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2-267 (Original)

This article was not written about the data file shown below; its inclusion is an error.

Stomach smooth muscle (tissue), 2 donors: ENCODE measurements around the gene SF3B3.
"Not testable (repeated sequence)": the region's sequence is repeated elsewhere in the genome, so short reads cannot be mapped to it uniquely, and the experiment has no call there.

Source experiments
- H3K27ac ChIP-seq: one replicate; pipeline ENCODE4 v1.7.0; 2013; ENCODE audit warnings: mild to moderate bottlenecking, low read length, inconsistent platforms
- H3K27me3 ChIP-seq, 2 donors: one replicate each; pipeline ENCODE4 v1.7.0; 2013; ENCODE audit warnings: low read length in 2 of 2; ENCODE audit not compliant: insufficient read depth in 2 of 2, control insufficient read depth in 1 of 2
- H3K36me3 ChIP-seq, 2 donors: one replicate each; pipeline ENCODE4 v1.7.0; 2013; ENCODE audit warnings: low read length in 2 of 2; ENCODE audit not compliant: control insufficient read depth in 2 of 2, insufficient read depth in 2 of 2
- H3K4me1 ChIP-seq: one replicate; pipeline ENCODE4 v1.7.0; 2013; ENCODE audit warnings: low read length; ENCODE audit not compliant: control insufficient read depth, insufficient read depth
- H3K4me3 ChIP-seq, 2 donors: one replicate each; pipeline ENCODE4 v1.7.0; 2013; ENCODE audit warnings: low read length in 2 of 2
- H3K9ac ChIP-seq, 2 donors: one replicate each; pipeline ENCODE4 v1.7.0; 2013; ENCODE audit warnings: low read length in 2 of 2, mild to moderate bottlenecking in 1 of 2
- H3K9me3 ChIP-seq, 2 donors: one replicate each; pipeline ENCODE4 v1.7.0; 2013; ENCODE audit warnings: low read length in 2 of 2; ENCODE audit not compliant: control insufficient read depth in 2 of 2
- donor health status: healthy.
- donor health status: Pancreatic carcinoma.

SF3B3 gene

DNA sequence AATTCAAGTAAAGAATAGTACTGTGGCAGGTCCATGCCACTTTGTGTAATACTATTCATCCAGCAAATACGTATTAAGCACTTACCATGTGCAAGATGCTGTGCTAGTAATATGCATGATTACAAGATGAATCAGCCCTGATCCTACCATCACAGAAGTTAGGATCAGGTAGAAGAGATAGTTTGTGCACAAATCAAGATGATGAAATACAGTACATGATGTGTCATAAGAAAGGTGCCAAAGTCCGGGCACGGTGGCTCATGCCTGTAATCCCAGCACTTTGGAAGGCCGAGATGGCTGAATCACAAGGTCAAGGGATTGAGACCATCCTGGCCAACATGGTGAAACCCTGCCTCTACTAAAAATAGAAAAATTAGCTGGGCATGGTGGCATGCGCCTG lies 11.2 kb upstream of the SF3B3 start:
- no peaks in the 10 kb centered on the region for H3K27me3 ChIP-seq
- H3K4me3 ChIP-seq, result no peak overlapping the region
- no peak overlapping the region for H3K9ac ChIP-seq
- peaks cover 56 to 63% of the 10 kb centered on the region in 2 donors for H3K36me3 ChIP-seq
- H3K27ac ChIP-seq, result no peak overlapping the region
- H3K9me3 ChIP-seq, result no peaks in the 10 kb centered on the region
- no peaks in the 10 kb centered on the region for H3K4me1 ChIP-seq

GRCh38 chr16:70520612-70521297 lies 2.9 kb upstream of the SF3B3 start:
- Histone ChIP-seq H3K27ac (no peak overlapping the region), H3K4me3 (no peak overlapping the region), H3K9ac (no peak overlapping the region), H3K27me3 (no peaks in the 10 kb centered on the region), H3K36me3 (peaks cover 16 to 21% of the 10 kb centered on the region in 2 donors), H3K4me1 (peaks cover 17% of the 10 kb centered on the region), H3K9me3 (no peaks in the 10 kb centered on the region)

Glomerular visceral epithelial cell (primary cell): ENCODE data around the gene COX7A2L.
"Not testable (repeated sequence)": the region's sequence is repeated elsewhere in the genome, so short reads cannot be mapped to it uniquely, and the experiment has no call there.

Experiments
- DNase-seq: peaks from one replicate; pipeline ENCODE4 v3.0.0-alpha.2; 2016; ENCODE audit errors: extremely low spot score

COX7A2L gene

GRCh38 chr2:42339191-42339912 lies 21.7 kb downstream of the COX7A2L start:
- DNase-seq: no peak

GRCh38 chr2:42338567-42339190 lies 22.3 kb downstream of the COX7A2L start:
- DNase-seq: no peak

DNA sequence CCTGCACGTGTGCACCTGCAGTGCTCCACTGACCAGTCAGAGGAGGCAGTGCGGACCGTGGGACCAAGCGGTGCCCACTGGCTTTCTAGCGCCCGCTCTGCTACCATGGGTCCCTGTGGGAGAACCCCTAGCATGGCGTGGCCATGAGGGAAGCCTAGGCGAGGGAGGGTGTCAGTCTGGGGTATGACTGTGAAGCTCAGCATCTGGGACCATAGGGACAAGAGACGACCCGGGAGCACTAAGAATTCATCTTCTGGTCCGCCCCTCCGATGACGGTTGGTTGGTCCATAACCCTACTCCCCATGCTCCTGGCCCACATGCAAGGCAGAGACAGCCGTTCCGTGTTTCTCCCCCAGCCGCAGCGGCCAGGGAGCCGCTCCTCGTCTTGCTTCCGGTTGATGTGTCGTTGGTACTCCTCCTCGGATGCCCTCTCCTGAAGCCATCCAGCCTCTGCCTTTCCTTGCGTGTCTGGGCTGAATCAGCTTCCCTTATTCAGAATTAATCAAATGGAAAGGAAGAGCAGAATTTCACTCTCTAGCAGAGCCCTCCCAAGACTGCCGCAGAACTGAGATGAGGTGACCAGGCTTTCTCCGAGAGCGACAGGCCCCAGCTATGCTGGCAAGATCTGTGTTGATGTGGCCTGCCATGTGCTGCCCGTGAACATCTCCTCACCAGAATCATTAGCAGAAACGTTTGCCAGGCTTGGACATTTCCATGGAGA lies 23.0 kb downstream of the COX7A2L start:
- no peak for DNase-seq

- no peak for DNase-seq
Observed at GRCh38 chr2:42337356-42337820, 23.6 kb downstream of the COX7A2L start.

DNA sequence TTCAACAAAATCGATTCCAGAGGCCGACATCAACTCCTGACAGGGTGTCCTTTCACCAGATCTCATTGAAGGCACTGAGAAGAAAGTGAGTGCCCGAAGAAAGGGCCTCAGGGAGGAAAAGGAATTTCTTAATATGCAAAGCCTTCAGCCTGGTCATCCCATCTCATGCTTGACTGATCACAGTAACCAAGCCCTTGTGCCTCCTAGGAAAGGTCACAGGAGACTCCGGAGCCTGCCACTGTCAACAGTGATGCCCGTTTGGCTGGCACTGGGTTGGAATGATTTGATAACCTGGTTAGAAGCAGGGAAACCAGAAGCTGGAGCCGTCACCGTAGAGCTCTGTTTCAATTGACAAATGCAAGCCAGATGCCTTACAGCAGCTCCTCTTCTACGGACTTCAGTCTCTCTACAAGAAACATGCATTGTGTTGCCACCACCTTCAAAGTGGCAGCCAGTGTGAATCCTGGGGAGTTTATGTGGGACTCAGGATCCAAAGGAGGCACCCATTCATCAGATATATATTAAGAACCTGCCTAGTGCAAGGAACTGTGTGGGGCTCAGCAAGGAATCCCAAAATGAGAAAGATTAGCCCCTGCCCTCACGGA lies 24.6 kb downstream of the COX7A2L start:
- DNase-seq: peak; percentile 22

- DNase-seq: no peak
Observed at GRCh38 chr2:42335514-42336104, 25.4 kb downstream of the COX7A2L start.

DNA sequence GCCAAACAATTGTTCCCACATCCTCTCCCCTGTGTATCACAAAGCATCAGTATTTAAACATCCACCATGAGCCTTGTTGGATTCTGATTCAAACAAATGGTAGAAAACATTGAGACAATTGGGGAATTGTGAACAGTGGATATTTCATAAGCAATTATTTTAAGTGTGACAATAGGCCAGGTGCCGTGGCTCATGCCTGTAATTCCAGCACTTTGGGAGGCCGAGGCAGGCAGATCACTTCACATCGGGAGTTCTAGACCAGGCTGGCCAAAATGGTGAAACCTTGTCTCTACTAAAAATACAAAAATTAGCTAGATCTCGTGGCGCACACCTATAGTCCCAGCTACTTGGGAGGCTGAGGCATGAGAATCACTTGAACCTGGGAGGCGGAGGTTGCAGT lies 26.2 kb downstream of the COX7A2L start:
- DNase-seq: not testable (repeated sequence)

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Adelaide is laid out on both sides of the Torrens; it has an open space of parkland, reserved in the midst, and is divided into 1,040 acres, exclusive of streets, which cross at right-angles, so as to give to every acre, one side of street-frontage, and to about half of them, two sides. The acres sold originally, at from £3 to about £12 each, and they are now bringing from £40 to £65 each! The population already amounts to about 1,200, but being scattered over so large an area, they make little show. Some of the immigrants are erecting comfortable dwellings of wood, stone, or terrapisa, but many are living in rush huts, which are exceedingly obnoxious to fire. The day was excessively hot, and every thing was consequently very dry. One of the huts caught fire, and was destroyed in a few minutes So many persons settling together in an open, fertile country, and having generally brought good supplies with them, from England, and a few who had capital, having imported cattle from Tasmania, they have suffered but a small share of the privations to which the early emigrants to N.S. Wales and V.D.'s Land were subjected. Provisions are however high; fresh meat 1s. per pound, bread 20d. the four-pound loaf; but if made at home, it does not cost half that sum. Mechanics are obtaining 10s. a day, wages, in cash, or notes of the Bank of Australia, which issues 2s. 5s. and 10s. as well as larger notes, and receives small deposits at interest.